While I’m now comfortable with the term entrepreneur, I wasn’t always.
It took a long time – and a few entrepreneurial peaks and troughs – before I felt I could really own it.
In this regard, I’m not Robinson Crusoe.
A view held among many dentists, the perception of entrepreneurship is filtered through a lens of patients first.
Essential for our patients, and admirable though this may be, it leaves business in a kind of distant second position if we want our practice to thrive.
I’d argue – and I know there’s a growing number who agree – this is a luxury few dentists can afford now.
The vastly different operating environment that’s today’s reality for most dentist demands a balance of patient care and savvy business know-how.
Fortunately, the tools for thriving – in life and business – as an entrepreneur are within reach of any dentist ready to rock.
Here are just a few of those tools to start applying straightaway.
Keep it real
We’ve all heard the ‘fake it till you make it’ maxim.
But have you ever considered there’s a point where faking it can be unhelpful. Especially if you’re checking out other people’s ‘reality’.
The ubiquitous nature of social media means we’re constantly exposed to others’ wins and successes; at least those they’re willing to share with the world.
Too much time in that realm is dangerous.
As entrepreneurs, we can be left feeling we’re the only ones who haven’t nailed it, scaled it, and riding that big wave of success.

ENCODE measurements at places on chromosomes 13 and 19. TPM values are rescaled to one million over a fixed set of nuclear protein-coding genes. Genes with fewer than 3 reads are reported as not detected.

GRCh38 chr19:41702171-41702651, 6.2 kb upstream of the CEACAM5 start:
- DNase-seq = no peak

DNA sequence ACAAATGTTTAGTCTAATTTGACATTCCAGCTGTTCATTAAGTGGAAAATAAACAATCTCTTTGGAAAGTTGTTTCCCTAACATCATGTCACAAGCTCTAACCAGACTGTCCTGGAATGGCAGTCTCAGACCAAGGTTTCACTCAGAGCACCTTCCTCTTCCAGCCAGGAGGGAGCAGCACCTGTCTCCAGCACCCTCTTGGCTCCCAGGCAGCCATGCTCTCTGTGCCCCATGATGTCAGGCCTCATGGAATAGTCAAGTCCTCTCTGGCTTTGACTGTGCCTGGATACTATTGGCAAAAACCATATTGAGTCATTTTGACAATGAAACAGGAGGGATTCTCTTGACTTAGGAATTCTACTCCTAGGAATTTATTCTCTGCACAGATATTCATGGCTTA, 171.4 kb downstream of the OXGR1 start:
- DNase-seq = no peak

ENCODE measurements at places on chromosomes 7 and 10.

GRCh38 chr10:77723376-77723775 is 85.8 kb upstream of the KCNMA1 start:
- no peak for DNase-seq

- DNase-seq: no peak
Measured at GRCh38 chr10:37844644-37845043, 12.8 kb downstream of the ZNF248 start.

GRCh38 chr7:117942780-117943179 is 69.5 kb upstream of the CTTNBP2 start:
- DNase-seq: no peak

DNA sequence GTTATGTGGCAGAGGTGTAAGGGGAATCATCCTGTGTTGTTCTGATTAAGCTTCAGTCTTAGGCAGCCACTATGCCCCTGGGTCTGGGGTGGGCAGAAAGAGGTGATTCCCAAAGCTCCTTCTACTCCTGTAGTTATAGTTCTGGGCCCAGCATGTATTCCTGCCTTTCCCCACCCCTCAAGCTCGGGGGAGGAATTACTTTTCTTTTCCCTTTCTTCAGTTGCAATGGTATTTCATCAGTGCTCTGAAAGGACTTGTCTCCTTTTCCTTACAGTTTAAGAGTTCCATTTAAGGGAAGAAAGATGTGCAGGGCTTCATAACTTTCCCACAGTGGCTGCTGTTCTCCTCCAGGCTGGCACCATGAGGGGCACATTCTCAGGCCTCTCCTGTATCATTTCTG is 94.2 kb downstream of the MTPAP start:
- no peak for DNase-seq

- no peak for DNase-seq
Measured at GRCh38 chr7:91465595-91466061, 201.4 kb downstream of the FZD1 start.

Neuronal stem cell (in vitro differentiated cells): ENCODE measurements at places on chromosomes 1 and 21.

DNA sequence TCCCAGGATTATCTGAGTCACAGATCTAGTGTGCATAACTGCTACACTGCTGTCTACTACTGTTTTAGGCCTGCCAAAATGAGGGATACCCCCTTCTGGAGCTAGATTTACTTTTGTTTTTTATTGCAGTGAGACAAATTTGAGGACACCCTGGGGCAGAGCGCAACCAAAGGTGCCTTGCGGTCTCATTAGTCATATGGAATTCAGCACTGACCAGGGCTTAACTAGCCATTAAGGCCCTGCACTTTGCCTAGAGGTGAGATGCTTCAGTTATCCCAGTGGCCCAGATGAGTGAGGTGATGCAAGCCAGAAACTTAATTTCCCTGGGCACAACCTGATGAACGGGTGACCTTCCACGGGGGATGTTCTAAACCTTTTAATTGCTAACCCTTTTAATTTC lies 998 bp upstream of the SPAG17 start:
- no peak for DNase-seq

Next time you feel this way, take a reality check.
Know for sure there are no overnight successes or silver bullets. Really.
Know too that many people who are ‘out there’ spruiking their successes could actually be ‘Instafaking it (officially a new term!).
The people who are doing it for real don’t need to publish their every business move – and neither do you.
And ask anyone who’s made it and they’ll tell you: ‘overnight success’ doesn’t happen overnight. It also requires a lot of hard work.
Keep it real and don’t get hung up on what you think others are doing.
Find your tribe
Being an entrepreneur can be lonely.
A network, tribe or community of like-minded others where you can share and be yourself, entrepreneurial warts and all.
The truth is, all business owners share similar experiences (but different challenges).
Maybe your current business challenge is different to the next entrepreneur. Maybe they have a people issue and your roadblock is marketing.
It doesn’t matter that the challenge is different. What matters is the shared experience of business ownership.
Ironically, connecting and sharing honestly with others about challenges and experiences can be rewarding and liberating.
Counter-intuitive for most humans, we’re not inclined generally to expose where we perceived we’ve made mistakes or failed.
However, it can be very helpful – for you and those with whom you share.
Sharing authentically gives others permission to do the same. And the bonus? Everyone benefits.
These moments of vulnerability when we say, “hey, it didn’t work out”, create opportunities to learn and help each other in community.